Animated Film Is Latest Title to Run Aground at DreamWorks
By LAURA M. HOLSON The New York Times
LOS ANGELES, July 20 Brad Pitt beaten out by a clown fish?
It has been that kind of summer at the box office, where ticket sales have slipped from last year's record levels and the hottest movie is the computer-animation comedy "Finding Nemo," the father-son fish tale from Pixar Animation Studios, which has taken in an estimated $303.8 million since opening May 30.
DreamWorks SKG, meanwhile, has been one of the latest studios disappointed by a collective shrug from moviegoers. Its hand-animated "Sinbad: Legend of the Seven Seas," featuring the voice of Brad Pitt as the lead pirate, has generated an estimated $23.3 million since opening July 2, including an estimated $1.8 million this past weekend.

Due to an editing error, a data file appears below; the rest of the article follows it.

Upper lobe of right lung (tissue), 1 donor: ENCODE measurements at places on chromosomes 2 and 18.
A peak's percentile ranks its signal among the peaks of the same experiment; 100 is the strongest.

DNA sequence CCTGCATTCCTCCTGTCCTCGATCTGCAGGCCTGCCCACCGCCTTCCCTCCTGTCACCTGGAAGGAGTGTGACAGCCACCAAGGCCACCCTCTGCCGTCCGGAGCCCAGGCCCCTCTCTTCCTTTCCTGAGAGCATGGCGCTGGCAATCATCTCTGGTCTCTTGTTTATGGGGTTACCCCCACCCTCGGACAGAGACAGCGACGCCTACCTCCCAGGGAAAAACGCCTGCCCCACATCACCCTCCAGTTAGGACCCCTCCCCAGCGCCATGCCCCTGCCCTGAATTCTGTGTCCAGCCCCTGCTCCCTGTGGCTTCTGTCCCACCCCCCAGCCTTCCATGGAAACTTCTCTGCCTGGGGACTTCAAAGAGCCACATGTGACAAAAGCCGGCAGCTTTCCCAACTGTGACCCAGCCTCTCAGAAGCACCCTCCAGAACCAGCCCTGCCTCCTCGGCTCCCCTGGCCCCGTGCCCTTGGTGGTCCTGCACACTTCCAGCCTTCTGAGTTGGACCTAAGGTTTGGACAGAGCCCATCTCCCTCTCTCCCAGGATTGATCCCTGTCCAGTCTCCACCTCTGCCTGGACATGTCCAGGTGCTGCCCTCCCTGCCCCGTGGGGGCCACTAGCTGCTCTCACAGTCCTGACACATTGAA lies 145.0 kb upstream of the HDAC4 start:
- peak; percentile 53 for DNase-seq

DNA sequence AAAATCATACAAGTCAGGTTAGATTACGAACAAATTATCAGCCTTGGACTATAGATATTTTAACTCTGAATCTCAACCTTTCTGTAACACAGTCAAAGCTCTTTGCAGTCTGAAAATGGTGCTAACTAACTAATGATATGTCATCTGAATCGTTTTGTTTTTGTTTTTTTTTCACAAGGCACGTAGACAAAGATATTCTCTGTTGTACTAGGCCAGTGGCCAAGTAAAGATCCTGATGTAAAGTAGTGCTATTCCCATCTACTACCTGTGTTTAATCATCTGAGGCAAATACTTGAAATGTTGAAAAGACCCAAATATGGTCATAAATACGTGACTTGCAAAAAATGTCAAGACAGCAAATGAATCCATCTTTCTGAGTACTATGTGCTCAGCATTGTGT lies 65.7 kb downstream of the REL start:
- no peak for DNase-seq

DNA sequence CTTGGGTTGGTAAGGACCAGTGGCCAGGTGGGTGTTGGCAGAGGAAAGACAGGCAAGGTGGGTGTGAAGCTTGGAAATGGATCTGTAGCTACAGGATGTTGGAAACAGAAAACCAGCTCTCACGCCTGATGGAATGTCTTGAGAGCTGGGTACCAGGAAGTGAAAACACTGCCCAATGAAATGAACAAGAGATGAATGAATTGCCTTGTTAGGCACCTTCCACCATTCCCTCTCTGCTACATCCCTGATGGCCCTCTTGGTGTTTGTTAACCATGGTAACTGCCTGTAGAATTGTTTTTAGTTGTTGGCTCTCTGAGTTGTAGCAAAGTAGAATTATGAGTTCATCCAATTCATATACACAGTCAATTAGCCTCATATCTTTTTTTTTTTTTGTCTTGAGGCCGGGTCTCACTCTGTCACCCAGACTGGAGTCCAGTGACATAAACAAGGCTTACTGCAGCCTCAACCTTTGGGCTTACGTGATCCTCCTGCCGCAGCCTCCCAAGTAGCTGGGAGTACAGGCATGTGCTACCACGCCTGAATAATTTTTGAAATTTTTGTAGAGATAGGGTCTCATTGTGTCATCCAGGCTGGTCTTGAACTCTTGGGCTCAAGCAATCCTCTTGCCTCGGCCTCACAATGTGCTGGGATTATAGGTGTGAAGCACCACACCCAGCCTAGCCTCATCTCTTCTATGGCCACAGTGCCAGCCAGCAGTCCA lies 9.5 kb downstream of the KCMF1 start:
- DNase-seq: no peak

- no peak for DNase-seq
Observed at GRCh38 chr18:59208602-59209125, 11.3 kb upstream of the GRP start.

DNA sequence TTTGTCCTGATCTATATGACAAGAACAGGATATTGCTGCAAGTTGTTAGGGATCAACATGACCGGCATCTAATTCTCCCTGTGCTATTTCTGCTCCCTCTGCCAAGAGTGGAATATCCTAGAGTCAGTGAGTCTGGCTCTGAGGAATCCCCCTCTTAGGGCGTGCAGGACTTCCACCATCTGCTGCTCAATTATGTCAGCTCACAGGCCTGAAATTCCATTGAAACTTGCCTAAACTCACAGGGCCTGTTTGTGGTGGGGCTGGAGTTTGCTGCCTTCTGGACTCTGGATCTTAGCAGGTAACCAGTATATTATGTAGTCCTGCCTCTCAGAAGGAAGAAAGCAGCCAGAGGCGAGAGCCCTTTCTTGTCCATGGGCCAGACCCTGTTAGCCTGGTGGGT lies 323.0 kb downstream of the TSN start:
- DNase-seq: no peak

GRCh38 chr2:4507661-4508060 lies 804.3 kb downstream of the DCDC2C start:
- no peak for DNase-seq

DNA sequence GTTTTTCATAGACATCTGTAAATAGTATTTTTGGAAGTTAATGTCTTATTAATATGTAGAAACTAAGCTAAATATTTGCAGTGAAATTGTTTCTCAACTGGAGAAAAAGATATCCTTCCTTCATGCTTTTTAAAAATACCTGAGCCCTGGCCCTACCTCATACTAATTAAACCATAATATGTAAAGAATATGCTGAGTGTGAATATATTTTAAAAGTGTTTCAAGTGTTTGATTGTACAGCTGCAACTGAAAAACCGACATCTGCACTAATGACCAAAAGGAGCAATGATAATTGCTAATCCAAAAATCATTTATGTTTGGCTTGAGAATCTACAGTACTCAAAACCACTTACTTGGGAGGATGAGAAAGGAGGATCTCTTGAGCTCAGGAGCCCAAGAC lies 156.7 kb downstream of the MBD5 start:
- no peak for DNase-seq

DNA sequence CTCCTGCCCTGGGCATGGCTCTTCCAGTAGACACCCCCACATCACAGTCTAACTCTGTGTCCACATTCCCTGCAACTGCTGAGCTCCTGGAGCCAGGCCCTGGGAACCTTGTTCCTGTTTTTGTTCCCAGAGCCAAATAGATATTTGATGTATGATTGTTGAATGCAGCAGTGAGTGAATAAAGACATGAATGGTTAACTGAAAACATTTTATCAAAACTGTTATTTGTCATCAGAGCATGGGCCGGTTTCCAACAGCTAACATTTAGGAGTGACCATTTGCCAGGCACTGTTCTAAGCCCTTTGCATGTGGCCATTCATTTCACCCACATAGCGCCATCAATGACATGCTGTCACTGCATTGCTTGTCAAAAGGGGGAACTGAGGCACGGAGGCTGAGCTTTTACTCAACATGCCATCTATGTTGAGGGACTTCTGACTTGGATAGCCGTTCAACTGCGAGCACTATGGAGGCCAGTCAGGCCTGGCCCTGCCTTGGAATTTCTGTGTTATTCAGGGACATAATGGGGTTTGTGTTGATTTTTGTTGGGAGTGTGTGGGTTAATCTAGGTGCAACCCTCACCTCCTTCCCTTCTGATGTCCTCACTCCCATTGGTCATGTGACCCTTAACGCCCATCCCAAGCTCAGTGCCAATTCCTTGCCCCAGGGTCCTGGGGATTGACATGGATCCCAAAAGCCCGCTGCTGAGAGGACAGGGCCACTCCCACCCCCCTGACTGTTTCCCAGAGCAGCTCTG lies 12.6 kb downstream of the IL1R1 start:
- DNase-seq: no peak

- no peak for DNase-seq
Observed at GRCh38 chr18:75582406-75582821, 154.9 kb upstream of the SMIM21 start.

And "Sinbad" is not the only disappointment so far this year for DreamWorks. Of the four movies it has released, including live-action and animation, only the comedy "Old School," starring Luke Wilson and Will Ferrell, has made more than $40 million at the domestic box office, according to Nielsen EDI, which tallies cinema receipts.
But "Sinbad" may be the failure that stings most. After all, Jeffrey Katzenberg, a founder of DreamWorks, is a former Disney executive who revived that company's animation department with hits like "The Lion King" and brokered the distribution partnership between Disney and Pixar that has yielded animated hits like "Toy Story" and "Monsters, Inc."